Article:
Refracting Telescopes

A refracting telescope is the type which most picture when the word "telescope" comes to mind. Visual memories of television pirates extending their brass refracting telescopes to see approaching warships or sea monsters are all part of our assumptions of what a telescope is, but now is as good a time as any to develop a more realistic and complete picture of what telescopes really are. A telescope is a device used to enlarge the image of an object for the viewer. In the image below, you will see the effect of a biconvex lens on light. The rays of light are bent by the double curvature of the lens, and focused on a point at a distance from the lens. This focal point distance is called the "Focal Length," and this value is dependent on the lens used. Lens can have long or short focal lengths depending on the extent of the curvature.

In the image to the left is a picture of what happens when two lenses are placed at a distance from each other ... much in the same manner as Galileo did when he constructed his first telescope in 1609. The objective lens is so-named because it is closest to the object we are looking at. This lens bends light down to a focal point, and the eyepiece is place just behind that point to straighten out the light rays for our eyes. We want an objective lens to have along focal length, but to view the image we want an eyepiece with a short focal length. The result is an enlarged image, which can be made increasingly larger by using a more strongly curved eyepiece. The image we see will be upside down and backward. This reversing of the image is due to the crossing over of the light rays as pictured below. This is a "problem" with refracting scopes, but devices have been constructed to right the image. The larger the objective lens, the more light can be captured. The smaller the eyepiece, the greater the magnification.

The image below shows a nice spotting telescope design which is a refracting telescope. The objecting lens is to the far right. The focal point inner a mirror at the back of the scope. The mirror redirects the light upward to an eyepiece. This allows greater comfort for the observer, and is the telescope design of choice for birdwatchers, surveyors, and casual star watchers.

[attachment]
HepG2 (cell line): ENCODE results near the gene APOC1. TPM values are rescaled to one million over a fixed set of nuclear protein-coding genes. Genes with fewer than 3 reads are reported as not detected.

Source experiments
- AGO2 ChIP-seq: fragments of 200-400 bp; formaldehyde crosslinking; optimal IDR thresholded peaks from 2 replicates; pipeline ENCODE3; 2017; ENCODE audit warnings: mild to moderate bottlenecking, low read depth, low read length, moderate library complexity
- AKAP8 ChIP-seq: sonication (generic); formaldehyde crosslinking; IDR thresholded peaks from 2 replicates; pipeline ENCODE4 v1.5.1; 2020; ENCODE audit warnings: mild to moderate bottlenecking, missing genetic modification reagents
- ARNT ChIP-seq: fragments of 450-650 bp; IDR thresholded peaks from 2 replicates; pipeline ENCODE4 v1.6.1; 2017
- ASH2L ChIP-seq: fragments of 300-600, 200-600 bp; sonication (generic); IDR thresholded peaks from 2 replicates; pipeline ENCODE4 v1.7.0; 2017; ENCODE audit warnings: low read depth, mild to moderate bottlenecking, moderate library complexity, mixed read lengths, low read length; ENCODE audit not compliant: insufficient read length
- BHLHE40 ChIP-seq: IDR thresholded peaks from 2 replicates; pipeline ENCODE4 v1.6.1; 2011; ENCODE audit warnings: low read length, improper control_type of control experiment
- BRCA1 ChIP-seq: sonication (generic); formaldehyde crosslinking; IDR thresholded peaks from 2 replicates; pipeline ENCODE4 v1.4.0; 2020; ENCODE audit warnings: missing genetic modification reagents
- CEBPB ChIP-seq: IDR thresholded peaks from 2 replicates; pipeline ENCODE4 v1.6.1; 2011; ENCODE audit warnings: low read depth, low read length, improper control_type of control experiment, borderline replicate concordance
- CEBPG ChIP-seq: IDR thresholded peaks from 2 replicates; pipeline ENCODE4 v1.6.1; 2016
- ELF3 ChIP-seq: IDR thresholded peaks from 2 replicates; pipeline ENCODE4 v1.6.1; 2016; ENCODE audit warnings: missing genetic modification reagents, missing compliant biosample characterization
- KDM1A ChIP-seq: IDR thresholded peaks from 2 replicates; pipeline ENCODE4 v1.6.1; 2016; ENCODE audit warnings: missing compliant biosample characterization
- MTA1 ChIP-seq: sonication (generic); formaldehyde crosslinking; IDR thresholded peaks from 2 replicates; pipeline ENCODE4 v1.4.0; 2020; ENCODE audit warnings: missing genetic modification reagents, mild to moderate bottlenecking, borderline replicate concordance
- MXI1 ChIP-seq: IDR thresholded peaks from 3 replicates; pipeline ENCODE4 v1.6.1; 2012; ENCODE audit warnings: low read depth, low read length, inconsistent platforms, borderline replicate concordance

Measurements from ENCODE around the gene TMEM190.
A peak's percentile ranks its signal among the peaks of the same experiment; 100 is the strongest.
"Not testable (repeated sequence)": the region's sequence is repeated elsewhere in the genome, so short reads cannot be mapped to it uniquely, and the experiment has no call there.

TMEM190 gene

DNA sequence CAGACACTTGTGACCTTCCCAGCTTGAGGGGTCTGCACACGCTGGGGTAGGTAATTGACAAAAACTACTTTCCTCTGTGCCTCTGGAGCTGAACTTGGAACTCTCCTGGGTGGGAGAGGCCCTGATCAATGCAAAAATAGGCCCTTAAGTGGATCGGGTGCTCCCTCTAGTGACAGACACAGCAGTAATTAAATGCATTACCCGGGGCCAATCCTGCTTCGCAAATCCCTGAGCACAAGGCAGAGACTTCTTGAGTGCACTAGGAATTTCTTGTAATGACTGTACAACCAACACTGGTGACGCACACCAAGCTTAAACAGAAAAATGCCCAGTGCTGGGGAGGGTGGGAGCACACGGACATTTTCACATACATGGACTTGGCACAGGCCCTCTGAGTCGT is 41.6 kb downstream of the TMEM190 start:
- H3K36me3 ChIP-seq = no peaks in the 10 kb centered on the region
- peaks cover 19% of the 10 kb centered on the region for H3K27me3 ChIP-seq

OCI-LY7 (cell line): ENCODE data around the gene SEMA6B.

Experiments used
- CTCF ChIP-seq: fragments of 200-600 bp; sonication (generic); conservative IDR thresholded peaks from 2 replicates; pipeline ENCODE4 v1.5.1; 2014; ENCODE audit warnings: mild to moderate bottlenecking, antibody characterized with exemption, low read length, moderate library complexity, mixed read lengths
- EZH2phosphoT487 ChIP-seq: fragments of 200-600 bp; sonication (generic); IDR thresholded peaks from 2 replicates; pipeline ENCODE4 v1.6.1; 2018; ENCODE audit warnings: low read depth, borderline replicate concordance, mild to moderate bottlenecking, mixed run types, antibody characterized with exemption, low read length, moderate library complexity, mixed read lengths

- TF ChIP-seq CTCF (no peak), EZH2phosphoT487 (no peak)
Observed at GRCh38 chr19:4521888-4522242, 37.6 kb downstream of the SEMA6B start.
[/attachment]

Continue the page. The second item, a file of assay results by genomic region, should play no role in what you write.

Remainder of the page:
Finally, the refracting telescopes are very nice for viewing planets and the moon, but the grinding of the lens to exact specifications is extremely difficult as you try to enlarge the lens. In order to achieve greater magnification, one must either make an extremely small eyepiece lens, or construct a very large objective lens. Large objective biconvex lens are very expensive and heavy, and almost prohibitively expensive. The largest objective lens is at Yerkes Observatory in Wisconsin. This telescope uses a 40 inch objective lens, but the focal length is incredibly long, meaning a very long tube must be constructed to place the eyepiece at the proper focal point.

As you can see in this photograph of the Yerkes Observatory Telescope, it is pretty long. In addition to the expense of grinding large objective lenses and lengthy tube assemblies, there is another problem with the way light is bent by the glass. When light is reflected through glass, shorter wavelengths like blue and indigo bend more than the longer wavelengths like red and orange. Blue light will come to focus on a point closer to the objective than red light. If we focus the eyepiece on the blue image, the red image is blurred, and vice versa. This color separation is called Chromatic Aberration. This problem can be corrected with additional glass lenses behind the objective, but this just adds more weight and cost to the project.

These scopes give great, clear images of planets, but are not useful for really deep space objects like nebulae, clusters, and galaxies. To see these things, we need a bigger objective lens, and to compensate for cost overrides, another design is necessary ... one conceived by Isaac Newton.

Please proceed now to Reflecting Telescopes to learn about how we can see farther out into space. Or, you can return to the Introduction to Light and Telescopes Page, the Syllabus, or the Home page.

 


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